Atomic Pulse

NTI Experts Present New Reports on New Russian Weapon Systems and their Implications

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This post was
written by Ashley Curtis, an intern working with NTI’s Global Nuclear Policy Program. Curtis holds a
Master of Arts degree in International Relations and Economics from the Johns
Hopkins School of Advanced International Studies. She also holds a Bachelor of
Arts in Political Science from Brigham Young University.

In March 2018,
Russian President Vladimir Putin publicly announced the development of multiple
new nuclear weapon delivery systems. The announcement added a new, complex
layer to an already deteriorating nuclear relationship between the United
States and Russia. Since then, the Intermediate-Range Nuclear Forces (INF)
Treaty has collapsed, and the deadline to extend the New Strategic Arms
Reduction Treaty (New START), now set to expire in early 2021, continues to
draw closer. At such a critical juncture, understanding and following the
development of the new Russian nuclear weapon delivery systems is essential for
the future of arms control agreements and strategic stability policy decisions.

On November 13, Jill Hruby,
the inaugural Sam Nunn Distinguished Fellow at NTI and the former director of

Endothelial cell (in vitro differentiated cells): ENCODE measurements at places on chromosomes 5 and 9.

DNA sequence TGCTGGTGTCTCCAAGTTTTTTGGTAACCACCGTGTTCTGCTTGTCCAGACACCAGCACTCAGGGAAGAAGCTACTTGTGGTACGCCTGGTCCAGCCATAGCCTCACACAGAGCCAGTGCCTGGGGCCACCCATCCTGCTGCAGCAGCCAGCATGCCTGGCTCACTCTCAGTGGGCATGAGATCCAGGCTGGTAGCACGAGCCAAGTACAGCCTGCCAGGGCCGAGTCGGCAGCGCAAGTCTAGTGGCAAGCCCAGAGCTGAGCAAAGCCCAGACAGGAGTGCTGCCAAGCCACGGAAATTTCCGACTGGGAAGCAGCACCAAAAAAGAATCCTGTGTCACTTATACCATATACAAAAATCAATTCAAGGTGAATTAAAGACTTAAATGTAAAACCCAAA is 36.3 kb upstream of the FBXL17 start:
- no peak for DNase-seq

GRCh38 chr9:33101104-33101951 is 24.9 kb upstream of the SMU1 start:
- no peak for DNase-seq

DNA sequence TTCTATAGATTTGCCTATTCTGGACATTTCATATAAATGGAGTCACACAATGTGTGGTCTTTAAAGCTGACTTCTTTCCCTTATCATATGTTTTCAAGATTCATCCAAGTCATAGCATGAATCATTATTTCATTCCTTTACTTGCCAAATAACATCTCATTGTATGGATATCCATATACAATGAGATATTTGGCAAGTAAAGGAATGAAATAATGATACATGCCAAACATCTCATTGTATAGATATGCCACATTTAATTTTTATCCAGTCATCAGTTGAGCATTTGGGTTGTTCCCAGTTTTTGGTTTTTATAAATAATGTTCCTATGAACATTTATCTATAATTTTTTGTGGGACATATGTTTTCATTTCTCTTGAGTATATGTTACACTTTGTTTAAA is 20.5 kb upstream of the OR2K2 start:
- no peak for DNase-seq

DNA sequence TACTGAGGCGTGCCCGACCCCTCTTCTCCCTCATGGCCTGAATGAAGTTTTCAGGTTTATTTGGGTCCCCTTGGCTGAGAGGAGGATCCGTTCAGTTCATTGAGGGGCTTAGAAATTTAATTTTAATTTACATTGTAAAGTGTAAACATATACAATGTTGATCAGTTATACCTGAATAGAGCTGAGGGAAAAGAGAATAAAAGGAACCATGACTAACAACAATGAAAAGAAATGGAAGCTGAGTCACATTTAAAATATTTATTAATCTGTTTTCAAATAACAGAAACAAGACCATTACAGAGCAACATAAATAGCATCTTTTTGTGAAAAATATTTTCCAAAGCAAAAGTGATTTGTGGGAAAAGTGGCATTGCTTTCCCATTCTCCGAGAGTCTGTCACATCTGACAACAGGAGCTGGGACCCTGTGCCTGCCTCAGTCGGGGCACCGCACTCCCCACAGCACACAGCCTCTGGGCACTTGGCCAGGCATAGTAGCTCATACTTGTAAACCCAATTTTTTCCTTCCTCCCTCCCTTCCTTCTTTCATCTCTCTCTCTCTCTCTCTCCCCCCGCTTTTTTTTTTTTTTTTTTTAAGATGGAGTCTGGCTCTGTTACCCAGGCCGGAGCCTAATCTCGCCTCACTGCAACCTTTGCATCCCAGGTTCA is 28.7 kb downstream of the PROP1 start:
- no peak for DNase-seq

Sandia National Laboratories, released the first comprehensive, open-source
analysis of Russia’s new systems during an NTI public luncheon event. As NTI Co-Chair
and CEO Ernest J.
stated at the opening of the event, “Gathering good
information is the first step in mitigating threats.”

The report, Russia’s New Nuclear
Weapon Delivery Systems: An Open-Source Technical Review
, divides
the systems into three distinct categories: Intercontinental Ballistic Missile
(ICBM), Hypersonic Delivery Systems, and New Advanced Strategic Weapon Delivery

  • The
    new ICBM – called the Sarmat – will replace Russia’s outgoing SS-18 ICBM. The new
    missile has the same objective as its predecessor but, according to Hruby, is
    specifically designed to evade U.S. missile defense systems (as are all of the
    new Russian systems). Full-scale systems testing is still needed, and
    deployment is likely four years behind schedule with an expected time frame beginning
    in the 2020s.
  • The
    hypersonic systems – Avangard, Kinzhal, and Tsirkon – are unique not because of
    their speed (ICBMs already travel at hypersonic speeds) but because they are
    especially hard to detect and follow. The Avangard – a long-range hypersonic
    glide vehicle that would be deployed on an ICBM – has garnered much attention in
    policy circles. Hruby concludes that the system is unlikely to be deployed
    before 2022. The Kinzhal and Tsirkon (a conventionally-armed system) are both
    short-range systems that are traditionally not covered by strategic arms
    control treaties.
  • The
    New Advanced Strategic Weapon Delivery Capabilities are Poseidon and
    Burevestnik. Poseidon is a nuclear-powered, nuclear-tipped torpedo that is
    reportedly designed to destroy U.S. coastal cities and infrastructure. Given
    the technical challenges associated with developing nuclear-powered systems and
    unmanned capabilities, however, Hruby predicts that deployment within Russia’s announced